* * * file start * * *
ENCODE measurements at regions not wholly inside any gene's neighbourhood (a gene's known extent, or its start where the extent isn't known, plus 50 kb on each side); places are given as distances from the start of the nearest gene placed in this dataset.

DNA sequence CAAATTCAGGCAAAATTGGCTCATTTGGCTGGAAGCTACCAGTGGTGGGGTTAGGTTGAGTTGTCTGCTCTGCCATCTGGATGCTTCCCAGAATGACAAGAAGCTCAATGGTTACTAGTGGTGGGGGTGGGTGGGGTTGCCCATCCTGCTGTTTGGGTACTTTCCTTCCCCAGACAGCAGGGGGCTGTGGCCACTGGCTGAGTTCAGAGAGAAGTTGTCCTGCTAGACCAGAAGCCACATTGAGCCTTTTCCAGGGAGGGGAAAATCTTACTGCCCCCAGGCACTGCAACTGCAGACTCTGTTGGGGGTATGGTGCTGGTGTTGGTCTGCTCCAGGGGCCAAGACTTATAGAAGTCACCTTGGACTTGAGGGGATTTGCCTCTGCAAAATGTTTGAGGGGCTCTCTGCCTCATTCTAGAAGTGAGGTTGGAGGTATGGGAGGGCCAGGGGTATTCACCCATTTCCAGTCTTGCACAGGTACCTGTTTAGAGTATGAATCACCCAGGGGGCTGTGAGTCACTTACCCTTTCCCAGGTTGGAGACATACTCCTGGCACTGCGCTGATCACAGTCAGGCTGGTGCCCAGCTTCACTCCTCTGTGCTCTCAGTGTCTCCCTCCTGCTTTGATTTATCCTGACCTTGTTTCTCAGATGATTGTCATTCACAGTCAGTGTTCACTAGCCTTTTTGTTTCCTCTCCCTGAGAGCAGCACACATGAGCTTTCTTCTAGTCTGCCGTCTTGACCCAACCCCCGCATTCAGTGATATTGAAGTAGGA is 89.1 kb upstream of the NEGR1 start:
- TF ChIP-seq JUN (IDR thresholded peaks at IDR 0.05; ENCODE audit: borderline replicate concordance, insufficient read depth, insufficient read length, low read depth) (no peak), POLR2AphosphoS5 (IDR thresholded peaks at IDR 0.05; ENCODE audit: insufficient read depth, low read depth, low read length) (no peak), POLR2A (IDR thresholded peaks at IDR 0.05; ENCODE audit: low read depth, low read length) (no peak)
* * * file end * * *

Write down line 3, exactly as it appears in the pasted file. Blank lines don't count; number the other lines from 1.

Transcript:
- TF ChIP-seq JUN (IDR thresholded peaks at IDR 0.05; ENCODE audit: borderline replicate concordance, insufficient read depth, insufficient read length, low read depth) (no peak), POLR2AphosphoS5 (IDR thresholded peaks at IDR 0.05; ENCODE audit: insufficient read depth, low read depth, low read length) (no peak), POLR2A (IDR thresholded peaks at IDR 0.05; ENCODE audit: low read depth, low read length) (no peak)